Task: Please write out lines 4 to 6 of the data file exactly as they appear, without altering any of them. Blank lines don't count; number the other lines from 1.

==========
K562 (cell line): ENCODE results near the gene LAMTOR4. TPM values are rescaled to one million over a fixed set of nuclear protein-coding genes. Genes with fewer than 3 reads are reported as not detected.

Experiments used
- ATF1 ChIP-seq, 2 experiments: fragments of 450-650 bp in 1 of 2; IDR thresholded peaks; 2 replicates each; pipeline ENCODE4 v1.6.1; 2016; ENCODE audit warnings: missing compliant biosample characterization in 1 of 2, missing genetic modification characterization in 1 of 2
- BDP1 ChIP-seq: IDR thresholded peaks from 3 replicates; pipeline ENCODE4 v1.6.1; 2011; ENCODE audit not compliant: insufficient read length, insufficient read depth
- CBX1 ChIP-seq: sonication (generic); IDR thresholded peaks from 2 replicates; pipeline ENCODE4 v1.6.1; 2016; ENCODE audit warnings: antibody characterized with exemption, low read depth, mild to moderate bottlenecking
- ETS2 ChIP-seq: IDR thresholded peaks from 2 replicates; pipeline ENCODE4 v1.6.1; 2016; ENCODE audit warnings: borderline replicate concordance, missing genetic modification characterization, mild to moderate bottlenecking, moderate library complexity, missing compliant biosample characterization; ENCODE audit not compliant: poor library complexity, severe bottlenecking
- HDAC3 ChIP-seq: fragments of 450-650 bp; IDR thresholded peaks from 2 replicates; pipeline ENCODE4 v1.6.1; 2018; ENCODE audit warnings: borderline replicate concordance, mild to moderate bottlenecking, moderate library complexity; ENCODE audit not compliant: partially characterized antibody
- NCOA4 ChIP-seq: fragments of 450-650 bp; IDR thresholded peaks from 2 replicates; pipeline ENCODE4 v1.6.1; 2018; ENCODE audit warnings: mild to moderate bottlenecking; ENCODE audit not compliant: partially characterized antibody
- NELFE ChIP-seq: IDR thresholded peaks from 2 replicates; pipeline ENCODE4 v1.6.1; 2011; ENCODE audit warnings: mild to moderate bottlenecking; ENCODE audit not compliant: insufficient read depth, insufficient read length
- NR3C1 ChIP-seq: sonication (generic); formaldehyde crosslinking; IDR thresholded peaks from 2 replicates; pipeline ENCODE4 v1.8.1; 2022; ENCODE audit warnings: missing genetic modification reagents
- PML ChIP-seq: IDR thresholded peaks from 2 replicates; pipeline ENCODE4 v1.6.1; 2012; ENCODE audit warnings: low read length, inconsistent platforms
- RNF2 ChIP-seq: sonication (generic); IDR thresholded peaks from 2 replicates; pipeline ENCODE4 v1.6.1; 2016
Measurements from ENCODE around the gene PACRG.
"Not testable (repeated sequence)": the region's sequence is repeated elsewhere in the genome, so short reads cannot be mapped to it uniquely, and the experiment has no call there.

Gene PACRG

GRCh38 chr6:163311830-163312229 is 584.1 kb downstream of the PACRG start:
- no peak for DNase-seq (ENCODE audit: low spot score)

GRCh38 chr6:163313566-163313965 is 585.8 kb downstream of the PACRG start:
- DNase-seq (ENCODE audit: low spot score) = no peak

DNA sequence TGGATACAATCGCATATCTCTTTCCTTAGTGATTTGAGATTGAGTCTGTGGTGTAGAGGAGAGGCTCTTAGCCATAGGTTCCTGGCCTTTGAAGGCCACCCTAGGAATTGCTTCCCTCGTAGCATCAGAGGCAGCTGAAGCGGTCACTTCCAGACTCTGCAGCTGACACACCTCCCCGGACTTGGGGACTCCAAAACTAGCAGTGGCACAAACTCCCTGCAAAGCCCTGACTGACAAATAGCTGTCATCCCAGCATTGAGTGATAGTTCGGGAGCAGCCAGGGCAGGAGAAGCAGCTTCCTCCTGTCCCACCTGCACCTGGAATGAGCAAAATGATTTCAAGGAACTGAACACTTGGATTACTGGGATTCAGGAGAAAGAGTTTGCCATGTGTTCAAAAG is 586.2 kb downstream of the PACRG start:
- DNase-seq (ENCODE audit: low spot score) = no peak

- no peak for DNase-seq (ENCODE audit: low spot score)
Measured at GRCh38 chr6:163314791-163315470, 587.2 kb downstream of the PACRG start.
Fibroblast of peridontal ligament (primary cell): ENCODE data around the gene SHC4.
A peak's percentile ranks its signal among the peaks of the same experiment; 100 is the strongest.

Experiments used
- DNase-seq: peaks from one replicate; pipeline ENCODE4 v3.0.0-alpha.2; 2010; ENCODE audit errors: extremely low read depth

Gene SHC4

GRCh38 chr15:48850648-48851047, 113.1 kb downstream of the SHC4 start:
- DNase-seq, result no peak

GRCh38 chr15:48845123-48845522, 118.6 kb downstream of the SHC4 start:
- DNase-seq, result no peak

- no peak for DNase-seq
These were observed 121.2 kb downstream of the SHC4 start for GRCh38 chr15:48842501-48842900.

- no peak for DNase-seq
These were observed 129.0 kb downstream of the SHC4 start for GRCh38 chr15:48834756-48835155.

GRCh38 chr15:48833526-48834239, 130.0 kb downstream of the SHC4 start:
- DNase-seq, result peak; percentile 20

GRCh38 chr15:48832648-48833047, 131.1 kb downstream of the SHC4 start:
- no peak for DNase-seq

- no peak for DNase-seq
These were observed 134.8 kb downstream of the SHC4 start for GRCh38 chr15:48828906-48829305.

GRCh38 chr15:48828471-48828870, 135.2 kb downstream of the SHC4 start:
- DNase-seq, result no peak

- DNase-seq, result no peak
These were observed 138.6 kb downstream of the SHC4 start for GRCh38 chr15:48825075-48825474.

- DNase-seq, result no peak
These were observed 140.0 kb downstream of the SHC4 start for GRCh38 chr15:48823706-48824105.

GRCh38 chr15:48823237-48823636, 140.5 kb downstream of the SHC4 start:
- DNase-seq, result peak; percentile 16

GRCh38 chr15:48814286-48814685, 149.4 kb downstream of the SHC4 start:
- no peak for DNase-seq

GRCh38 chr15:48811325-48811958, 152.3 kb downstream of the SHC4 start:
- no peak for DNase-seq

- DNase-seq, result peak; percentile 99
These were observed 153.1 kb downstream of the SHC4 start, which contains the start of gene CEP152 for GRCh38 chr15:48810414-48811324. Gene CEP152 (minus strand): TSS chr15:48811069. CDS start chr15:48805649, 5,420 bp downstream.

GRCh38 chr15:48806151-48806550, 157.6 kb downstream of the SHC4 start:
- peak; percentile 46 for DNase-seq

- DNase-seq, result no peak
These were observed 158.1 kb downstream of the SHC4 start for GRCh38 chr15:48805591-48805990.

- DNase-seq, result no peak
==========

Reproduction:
- BDP1 ChIP-seq: IDR thresholded peaks from 3 replicates; pipeline ENCODE4 v1.6.1; 2011; ENCODE audit not compliant: insufficient read length, insufficient read depth
- CBX1 ChIP-seq: sonication (generic); IDR thresholded peaks from 2 replicates; pipeline ENCODE4 v1.6.1; 2016; ENCODE audit warnings: antibody characterized with exemption, low read depth, mild to moderate bottlenecking
- ETS2 ChIP-seq: IDR thresholded peaks from 2 replicates; pipeline ENCODE4 v1.6.1; 2016; ENCODE audit warnings: borderline replicate concordance, missing genetic modification characterization, mild to moderate bottlenecking, moderate library complexity, missing compliant biosample characterization; ENCODE audit not compliant: poor library complexity, severe bottlenecking